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  • Beauty, Hope, and Joy
  • Duane Niatum (bio)
Rez Life: An Indian's Journey Through Reservation Life. David Treuer. Grove/Atlantic Monthly Press. 330 pages; cloth, $26.00.

David Treuer informs us that his main impetus for writing Rez Life is "to capture some of the history and some of the truth of reservation life." The vastness of the subject took him five years to write, and he depended on many other people to help him complete the story. But he assures us that it is finally his view of reservation life, from his boyhood to the present.

Treuer mentions several interesting things that white society may not be aware of: there are roughly 310 American Indian reservations in the U.S., but not surprisingly, the Bureau of Indian Affairs (B.I.A.) does not know exactly how many reservations there are. This is one reason for the loathing most American Indians have for the B.I.A. The B.I.A. has been a plague to American Indian people since its origin in 1824. Not all the 564 federally recognized tribes in the U.S. have reservations. Reservations as we know them are unique to the U.S. and Canada. The Canadian government calls theirs "reserves."

Truer points out that Indian land makes up 2.3 percent of the land in the U.S. American Indians number slightly over 2 million (up significantly from not quite 240,000 in 1900). He also says that white society has always been fascinated by American Indians, although the majority have never seen an Indian and would not recognize an American Indian if they saw one on the street.

Treuer begins his story focusing on his tribe, the which has been called Chippewa, Ojibway, and Chippeway—but Ojibwe is their name for themselves. He mentions his Ojibwe ancestry stems from his mother's side and that his father is Jewish. His father fled Austria and the Holocaust in 1938 with his parents. His father stopped wandering, married, and had three children, settling just off the Leech Lake Reservation in northern Minnesota.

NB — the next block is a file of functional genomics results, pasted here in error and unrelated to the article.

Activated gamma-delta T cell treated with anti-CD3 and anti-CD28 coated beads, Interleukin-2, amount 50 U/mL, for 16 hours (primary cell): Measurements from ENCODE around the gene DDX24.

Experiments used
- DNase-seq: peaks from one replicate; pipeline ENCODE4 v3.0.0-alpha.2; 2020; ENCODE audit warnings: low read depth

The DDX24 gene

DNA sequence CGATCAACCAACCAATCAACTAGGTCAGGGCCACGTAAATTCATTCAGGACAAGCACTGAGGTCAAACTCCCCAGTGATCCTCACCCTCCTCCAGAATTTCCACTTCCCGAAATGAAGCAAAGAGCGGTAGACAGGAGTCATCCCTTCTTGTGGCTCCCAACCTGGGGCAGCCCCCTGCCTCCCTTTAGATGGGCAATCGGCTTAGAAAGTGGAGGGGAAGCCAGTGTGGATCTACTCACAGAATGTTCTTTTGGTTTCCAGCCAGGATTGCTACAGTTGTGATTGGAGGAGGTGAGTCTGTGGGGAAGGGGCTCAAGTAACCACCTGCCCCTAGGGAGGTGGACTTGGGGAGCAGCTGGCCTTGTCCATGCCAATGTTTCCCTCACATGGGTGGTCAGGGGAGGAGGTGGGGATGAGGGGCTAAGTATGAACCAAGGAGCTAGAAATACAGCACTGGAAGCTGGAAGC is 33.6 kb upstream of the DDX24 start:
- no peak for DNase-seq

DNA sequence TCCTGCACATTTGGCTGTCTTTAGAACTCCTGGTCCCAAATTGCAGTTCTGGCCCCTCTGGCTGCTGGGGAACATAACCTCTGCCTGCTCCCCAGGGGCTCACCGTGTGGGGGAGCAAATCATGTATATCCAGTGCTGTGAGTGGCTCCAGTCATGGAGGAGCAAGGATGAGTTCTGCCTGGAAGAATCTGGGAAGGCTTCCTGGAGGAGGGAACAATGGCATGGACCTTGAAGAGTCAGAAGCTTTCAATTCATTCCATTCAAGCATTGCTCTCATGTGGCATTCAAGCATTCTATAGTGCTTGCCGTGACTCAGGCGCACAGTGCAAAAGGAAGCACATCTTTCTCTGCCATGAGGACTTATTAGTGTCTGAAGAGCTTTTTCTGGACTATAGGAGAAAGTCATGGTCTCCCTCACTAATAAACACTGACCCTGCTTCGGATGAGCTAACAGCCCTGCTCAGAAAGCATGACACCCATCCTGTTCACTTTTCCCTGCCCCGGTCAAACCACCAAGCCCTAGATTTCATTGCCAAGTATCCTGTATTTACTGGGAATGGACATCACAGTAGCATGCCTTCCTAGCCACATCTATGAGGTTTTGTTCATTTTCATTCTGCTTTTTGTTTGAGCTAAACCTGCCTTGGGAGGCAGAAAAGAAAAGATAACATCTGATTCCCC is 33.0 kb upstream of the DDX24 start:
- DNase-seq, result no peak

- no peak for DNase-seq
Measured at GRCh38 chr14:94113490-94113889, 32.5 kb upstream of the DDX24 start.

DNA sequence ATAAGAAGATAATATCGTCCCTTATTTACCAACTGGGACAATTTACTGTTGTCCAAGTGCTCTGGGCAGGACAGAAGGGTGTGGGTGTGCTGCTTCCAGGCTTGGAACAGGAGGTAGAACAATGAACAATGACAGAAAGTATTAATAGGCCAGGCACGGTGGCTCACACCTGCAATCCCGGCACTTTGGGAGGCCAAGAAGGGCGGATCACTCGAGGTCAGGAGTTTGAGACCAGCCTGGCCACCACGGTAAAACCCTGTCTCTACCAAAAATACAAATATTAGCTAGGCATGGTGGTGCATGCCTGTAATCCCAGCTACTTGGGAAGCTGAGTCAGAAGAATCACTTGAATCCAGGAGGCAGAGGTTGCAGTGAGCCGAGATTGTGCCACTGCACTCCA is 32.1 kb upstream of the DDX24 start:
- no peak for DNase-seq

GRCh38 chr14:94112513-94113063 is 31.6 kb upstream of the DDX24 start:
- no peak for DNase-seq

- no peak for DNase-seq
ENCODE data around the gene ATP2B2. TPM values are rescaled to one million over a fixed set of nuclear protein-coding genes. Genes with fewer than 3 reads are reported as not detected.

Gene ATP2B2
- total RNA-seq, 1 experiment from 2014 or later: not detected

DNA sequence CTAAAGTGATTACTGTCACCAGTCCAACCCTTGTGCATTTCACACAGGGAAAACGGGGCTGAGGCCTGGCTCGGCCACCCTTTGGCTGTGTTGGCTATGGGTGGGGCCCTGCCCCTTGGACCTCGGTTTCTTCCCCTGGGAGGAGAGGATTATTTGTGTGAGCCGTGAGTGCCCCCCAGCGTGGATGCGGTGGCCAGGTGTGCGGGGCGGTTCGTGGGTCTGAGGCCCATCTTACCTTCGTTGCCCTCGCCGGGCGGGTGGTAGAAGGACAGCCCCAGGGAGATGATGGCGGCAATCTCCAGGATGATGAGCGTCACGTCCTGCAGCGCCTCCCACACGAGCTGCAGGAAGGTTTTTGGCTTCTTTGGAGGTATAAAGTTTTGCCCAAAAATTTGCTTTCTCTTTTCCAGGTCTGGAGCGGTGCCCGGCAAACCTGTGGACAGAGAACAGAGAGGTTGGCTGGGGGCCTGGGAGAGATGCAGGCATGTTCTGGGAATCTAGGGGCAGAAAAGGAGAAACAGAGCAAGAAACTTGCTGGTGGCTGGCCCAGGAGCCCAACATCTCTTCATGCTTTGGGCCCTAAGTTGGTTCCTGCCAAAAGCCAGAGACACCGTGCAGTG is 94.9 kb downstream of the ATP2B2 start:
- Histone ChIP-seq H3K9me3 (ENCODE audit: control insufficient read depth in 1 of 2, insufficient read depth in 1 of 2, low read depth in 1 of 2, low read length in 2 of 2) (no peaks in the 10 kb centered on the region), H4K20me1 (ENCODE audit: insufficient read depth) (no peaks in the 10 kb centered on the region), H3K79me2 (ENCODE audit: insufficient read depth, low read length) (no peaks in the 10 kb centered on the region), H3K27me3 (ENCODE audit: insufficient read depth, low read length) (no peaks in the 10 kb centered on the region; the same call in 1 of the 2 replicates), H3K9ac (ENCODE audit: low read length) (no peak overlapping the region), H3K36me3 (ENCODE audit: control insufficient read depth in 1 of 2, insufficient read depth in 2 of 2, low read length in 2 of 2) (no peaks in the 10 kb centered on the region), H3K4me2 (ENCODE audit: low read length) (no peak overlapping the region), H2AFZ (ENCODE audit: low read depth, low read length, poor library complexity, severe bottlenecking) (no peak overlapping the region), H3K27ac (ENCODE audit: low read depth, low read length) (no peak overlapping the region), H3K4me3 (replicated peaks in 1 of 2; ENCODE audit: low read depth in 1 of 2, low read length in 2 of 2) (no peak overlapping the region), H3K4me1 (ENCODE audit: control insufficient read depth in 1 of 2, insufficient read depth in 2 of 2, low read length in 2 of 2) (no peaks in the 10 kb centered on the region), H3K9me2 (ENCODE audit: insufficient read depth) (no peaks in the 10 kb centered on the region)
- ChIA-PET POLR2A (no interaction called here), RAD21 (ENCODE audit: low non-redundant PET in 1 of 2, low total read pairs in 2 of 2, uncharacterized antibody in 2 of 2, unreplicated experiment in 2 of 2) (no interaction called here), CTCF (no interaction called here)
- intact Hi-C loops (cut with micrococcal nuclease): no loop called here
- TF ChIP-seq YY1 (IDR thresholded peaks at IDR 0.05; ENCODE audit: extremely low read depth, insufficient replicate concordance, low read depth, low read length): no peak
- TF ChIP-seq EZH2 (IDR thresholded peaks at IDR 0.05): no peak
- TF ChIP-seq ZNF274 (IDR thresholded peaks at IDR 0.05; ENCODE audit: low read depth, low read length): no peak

Treuer is straightforward about the reputation of the small village he comes from. He admits that the village once had the highest ratio in the state of felons who had done hard time to people who had not been in jail. He says it is rumored that one in six residents of Bena (population around 140) had done more than ten years in prison. The place is definitely one of local color and dizzying drama.

Ojibwe reservations are found in several states—Michigan, Wisconsin, Minnesota, North Dakota, and Montana, and the tribe is one of the largest in the nation. There are reserves in Canada now called First Nations—in Quebec, Manitoba, Saskatchewan, and Alberta. Some are so tiny, you could walk across them in an hour, and others, such as Red Lake, are larger than Rhode Island.

Culturally, Ojibwe have solid connections to their past life ways—trapping, hunting, and fishing for sustenance. The Ojibwe language is significant even though it was listed in the 1987 Guinness Book of World Records as the most difficult language to learn. The language has given English the words "moccasin," "toboggan," "wigwam," "moose," "totem," and "muskeg." The Ojibwe also created the word for "muskrat."

Reservations, Treuer states, have blanketed the American landscape for centuries. The Delaware were one of the first tribes to receive a reservation in the early 1700s. The reservations grew in number as white settlers pushed west, eventually reaching the Pacific coast, buoyed by the government and mass media's eventual call for Manifest Destiny in 1845. Manifest Destiny was to become the white man's battle cry to settle the West as part of the government's policy of imperialistic expansion. The government encouraged the whites to force or push the Indian tribes who might be in the way to Oklahoma territory, a land at the time whites thought not worth living in themselves. But when [End Page 13] oil was discovered there on Indian land, they quickly changed their tune and swarmed across the state like a wind of locusts.

A very important aspect of reservation life...


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